Now had I drawings in Spirit to go into Holland, to visit the Seed of God there. And as soon as the yearly meeting was over I prepared for my journey. There went with me from London Alexander Parker, George Watts, and Nathaniel Brassey, who also had drawings into that country.

We took coach the 31st of the Third month, 1684, and got to Colchester that night. Next day being First-day, we went to the meeting there; and though there was no notice given of my coming, yet our being there was presently spread over the town, and in several places in the country at seven and ten miles distance; so that abundance of Friends came in double-horsed, which made the meeting very large.

I had a concern and travail in my mind, lest this great gathering should stir up the town, and be more than the magistrates could well bear. But it was very quiet and peaceable, and a glorious meeting we had, to the settling and establishing of Friends both in town and country; for the Lord’s power was over all; blessed be His name for ever!

Truly the Lord’s power and presence was beyond words; for I was but weak to go into a meeting, and my face (by reason of a cold I had taken) was sore; but God manifested His strength in us and with us, and all was well. The Lord have the glory for evermore, for His supporting power!

It was the latter end of the summer when I came to London, where I stayed the winter following; saving that once or twice, my wife being in town with me, I went with her to her son Rous’s at Kingston. And though my body was very weak, yet I was in continual service, either in public meetings, when I was able to bear them, or in particular business amongst Friends, and visiting those that were sufferers for Truth, either by imprisonment or loss of goods.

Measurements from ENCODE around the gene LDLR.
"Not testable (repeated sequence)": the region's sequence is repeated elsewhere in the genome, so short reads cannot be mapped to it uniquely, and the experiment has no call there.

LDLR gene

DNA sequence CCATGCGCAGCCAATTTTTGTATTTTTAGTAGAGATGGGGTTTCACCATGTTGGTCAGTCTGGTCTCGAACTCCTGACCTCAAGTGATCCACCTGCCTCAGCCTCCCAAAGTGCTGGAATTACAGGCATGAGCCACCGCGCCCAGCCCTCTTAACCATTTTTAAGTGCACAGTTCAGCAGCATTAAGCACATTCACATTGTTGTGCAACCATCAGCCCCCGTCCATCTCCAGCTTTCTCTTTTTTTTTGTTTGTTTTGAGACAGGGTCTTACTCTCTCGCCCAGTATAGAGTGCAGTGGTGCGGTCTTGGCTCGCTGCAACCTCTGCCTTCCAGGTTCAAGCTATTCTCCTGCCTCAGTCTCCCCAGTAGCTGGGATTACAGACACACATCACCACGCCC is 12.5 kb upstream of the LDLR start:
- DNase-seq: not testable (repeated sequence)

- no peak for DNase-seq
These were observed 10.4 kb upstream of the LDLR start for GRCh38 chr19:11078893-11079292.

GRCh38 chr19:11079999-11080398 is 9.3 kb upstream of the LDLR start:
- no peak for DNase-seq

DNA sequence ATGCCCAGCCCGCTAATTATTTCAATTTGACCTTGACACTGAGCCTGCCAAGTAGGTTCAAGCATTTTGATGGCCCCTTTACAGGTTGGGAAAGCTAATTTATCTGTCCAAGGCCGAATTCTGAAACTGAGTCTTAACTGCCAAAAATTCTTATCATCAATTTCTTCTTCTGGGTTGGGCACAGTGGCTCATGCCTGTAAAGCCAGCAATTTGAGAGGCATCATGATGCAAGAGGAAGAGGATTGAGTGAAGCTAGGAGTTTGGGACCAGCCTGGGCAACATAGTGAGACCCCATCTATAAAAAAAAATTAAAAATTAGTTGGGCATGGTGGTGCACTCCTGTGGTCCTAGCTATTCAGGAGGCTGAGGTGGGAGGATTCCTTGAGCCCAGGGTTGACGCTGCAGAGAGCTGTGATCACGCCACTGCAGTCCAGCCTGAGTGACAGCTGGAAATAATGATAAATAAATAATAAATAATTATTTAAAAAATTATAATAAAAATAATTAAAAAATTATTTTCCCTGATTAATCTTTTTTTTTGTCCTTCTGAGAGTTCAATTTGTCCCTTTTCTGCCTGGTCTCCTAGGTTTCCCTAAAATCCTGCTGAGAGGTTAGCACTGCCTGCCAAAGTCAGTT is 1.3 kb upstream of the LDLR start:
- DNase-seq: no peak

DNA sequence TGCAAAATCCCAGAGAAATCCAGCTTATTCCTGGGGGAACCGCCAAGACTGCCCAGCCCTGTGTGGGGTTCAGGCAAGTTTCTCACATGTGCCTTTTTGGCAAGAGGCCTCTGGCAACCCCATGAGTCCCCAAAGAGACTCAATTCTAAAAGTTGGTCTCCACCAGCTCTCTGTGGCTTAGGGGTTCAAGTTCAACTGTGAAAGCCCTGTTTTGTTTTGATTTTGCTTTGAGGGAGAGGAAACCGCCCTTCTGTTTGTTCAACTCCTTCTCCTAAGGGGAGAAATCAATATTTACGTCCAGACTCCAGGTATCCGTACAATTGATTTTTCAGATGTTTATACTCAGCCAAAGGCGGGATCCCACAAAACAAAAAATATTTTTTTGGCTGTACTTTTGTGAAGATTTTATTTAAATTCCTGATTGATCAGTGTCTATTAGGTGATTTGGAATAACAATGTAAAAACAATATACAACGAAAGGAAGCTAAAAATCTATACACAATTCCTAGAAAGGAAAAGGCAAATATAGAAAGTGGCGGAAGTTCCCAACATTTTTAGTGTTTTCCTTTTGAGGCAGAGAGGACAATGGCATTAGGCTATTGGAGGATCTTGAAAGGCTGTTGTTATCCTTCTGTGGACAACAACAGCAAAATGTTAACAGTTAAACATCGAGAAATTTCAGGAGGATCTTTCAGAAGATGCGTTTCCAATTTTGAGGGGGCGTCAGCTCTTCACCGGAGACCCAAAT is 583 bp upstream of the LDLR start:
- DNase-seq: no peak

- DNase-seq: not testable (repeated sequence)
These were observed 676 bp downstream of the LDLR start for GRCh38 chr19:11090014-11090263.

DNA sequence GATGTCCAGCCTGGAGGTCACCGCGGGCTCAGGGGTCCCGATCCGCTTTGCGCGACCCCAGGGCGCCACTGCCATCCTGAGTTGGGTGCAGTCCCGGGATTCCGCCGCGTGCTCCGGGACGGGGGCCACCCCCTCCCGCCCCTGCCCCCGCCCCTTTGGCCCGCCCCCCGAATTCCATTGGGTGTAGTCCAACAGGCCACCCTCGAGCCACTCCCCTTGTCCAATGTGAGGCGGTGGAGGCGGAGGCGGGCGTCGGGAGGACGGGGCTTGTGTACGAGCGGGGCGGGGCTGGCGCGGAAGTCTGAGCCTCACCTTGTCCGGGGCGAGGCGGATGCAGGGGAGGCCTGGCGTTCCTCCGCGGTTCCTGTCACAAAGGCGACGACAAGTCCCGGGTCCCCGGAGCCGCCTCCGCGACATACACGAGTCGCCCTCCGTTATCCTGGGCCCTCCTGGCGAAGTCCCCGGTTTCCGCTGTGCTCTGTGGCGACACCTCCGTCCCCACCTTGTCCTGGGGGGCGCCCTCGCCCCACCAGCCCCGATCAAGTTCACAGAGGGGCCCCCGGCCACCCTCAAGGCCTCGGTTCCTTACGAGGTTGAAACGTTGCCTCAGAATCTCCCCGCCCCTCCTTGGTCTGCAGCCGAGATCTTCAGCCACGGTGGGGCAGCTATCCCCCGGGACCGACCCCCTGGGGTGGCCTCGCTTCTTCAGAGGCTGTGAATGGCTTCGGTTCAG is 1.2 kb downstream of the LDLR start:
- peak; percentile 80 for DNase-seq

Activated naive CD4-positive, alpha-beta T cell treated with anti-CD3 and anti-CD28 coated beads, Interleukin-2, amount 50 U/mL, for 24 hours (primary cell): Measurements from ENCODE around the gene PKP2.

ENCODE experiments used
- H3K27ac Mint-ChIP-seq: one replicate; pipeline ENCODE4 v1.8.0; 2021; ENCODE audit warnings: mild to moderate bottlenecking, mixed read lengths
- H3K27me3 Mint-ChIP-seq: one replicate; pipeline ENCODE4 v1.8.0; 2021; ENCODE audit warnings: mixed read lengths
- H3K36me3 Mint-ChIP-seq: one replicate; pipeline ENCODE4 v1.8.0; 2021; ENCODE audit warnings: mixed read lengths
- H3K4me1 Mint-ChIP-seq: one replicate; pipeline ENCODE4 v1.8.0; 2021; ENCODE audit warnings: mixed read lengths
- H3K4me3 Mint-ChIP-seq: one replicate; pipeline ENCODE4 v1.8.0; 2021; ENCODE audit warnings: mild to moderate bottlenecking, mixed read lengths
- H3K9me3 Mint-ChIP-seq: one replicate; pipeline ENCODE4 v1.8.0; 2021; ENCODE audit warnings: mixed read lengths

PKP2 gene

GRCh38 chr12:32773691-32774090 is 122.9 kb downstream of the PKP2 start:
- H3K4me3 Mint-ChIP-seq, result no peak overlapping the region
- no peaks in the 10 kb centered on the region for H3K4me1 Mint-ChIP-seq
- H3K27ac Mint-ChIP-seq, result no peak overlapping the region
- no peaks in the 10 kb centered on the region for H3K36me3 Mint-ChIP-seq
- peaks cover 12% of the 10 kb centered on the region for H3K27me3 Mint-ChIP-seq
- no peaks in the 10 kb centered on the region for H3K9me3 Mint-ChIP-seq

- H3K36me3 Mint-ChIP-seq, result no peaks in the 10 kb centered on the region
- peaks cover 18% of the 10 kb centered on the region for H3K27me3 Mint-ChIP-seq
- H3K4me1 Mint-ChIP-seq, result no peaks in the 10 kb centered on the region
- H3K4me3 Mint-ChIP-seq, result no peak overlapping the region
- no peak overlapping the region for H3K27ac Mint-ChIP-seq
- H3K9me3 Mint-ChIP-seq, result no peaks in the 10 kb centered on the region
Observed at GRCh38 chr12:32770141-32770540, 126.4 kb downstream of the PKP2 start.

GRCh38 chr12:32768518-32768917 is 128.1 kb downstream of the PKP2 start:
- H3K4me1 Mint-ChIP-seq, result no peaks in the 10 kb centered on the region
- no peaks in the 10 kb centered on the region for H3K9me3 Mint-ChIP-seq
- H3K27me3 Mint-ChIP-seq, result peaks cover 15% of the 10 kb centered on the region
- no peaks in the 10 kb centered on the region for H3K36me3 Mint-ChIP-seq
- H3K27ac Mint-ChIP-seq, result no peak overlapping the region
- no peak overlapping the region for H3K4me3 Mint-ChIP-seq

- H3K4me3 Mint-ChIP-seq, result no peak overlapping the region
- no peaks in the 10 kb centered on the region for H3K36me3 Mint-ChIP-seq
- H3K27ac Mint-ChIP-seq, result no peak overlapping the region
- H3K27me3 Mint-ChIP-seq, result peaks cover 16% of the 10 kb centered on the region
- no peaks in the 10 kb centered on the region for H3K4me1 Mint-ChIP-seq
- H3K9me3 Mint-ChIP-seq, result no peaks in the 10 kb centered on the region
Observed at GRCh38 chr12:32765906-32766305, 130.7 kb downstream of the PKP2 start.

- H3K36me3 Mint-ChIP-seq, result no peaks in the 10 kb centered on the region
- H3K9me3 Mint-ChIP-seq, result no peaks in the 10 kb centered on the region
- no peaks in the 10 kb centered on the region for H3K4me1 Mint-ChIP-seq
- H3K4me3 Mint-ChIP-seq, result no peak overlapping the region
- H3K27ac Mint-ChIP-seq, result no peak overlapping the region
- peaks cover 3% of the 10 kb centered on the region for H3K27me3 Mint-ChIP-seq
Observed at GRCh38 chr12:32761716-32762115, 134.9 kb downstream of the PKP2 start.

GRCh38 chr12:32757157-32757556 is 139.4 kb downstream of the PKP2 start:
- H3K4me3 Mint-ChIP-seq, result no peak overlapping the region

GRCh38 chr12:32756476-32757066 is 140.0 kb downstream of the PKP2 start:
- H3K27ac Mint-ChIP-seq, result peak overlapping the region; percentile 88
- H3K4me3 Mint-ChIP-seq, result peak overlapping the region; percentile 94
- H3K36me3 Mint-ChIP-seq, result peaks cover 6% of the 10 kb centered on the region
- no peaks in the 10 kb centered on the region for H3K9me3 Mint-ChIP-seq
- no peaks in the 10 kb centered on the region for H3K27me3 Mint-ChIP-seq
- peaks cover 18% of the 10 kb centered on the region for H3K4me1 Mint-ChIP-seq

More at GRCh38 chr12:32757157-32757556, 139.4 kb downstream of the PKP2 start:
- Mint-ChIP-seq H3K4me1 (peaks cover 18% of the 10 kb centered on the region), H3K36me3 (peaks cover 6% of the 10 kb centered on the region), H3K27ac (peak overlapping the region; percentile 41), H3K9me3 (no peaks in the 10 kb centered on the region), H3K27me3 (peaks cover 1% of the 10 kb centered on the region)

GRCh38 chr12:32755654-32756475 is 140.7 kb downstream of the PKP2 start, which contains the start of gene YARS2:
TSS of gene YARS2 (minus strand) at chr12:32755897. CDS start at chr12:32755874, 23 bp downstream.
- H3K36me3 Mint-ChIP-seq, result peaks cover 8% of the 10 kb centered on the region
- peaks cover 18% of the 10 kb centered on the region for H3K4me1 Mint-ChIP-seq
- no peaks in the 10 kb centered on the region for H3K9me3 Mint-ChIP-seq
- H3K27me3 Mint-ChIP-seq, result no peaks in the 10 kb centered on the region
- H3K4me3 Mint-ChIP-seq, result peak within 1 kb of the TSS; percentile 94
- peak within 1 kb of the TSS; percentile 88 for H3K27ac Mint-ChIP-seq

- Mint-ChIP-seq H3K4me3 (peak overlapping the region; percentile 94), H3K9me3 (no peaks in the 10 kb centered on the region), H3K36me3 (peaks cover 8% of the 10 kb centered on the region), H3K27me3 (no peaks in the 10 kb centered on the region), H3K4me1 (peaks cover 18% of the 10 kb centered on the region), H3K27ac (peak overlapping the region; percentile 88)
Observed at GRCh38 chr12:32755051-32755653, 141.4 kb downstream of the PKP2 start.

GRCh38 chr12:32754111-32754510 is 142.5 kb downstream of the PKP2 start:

Many things also in this time I wrote, some for the press, and some for particular service; as letters to the King of Denmark and Duke of Holstein on behalf of Friends that were sufferers in their dominions.

The yearly meeting coming on, I was much concerned for Friends that came up to it out of the country, lest they should meet with any trouble or disturbance in their passage up or down; and the rather because about that time a great bustle arose in the nation upon the Duke of Monmouth’s landing in the West. But the Lord, according to His wonted goodness, was graciously pleased to preserve Friends in safety, and gave us a blessed opportunity to meet together in peace and quietness, and accompanied our meeting with His living, refreshing presence: blessed for ever be His holy name!

Considering the hurries that were in the nation, it came upon me at the close of this meeting to write a few lines to Friends, to caution all to keep out of the spirit of the world, in which trouble is, and to dwell in the peaceable Truth.

I came back to London in the First month, 1686, and set myself with all diligence to look after Friends’ sufferings, from which we had now some hopes of getting relief. The sessions came on in the Second month at Hicks’s-Hall, where many Friends had appeals to be tried. I was with these from day to day, to advise them, and to see that no opportunity was slipped nor advantage lost; and they generally succeeded well.

Soon after the King was pleased, upon our often laying our sufferings before him, to give order for the releasing of all prisoners for conscience’ sake that were in his power to discharge. Thereby the prison-doors were opened, and many hundreds of Friends, some of whom had been long in prison, were set at liberty.

Some of those who had for many years been restrained in bonds, came now up to the yearly meeting, which was in the Third month this year. This caused great joy to Friends, to see our ancient, faithful brethren again at liberty in the Lord’s work, after their long confinement. And indeed a precious meeting we had; the refreshing presence of the Lord appearing plentifully with us and amongst us.

[Gradually Fox was growing physically weaker, and though his pen was busy with documents and letters, he records almost nothing in his Journal.]